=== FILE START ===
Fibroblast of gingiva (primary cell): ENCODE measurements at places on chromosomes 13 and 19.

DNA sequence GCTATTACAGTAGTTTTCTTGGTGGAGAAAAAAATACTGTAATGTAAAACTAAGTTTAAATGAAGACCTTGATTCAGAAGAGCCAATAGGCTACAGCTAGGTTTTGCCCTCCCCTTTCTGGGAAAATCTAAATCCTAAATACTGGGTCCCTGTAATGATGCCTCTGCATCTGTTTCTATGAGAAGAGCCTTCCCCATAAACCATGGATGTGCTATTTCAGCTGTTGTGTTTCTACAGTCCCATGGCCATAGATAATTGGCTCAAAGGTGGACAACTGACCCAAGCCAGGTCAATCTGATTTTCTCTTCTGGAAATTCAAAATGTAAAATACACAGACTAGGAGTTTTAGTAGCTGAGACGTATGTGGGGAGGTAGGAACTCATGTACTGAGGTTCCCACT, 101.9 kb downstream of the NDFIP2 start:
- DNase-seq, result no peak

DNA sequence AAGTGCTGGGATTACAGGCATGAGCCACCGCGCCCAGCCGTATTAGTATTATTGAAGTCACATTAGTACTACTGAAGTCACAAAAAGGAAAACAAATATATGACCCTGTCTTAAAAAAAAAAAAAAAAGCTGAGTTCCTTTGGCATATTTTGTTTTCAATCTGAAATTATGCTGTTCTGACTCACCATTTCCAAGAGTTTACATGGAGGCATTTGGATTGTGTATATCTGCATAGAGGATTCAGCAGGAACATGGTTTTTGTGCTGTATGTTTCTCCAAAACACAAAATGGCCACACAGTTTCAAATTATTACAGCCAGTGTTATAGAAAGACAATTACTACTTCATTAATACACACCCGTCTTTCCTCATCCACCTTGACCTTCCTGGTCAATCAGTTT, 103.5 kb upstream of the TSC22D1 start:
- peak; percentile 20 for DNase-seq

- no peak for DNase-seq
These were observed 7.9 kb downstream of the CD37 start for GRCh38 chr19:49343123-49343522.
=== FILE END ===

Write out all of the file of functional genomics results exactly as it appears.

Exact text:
Fibroblast of gingiva (primary cell): ENCODE measurements at places on chromosomes 13 and 19.

DNA sequence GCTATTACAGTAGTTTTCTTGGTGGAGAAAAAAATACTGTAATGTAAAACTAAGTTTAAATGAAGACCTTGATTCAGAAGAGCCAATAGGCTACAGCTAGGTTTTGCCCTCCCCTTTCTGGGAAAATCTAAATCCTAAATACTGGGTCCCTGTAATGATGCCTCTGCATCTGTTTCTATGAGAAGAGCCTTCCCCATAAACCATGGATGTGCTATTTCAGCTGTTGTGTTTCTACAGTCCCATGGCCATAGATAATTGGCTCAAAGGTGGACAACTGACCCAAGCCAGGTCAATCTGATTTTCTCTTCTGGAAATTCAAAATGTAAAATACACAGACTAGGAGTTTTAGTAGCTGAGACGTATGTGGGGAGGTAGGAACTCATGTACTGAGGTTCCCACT, 101.9 kb downstream of the NDFIP2 start:
- DNase-seq, result no peak

DNA sequence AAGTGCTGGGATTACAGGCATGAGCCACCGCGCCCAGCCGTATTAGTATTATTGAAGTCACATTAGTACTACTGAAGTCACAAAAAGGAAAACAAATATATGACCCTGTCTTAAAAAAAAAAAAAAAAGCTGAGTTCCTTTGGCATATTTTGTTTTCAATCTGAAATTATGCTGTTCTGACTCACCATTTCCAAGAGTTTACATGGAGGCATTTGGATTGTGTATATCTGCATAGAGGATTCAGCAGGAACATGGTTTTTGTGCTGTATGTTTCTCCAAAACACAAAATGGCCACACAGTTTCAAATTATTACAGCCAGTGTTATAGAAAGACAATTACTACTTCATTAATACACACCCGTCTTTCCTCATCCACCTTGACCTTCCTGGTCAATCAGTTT, 103.5 kb upstream of the TSC22D1 start:
- peak; percentile 20 for DNase-seq

- no peak for DNase-seq
These were observed 7.9 kb downstream of the CD37 start for GRCh38 chr19:49343123-49343522.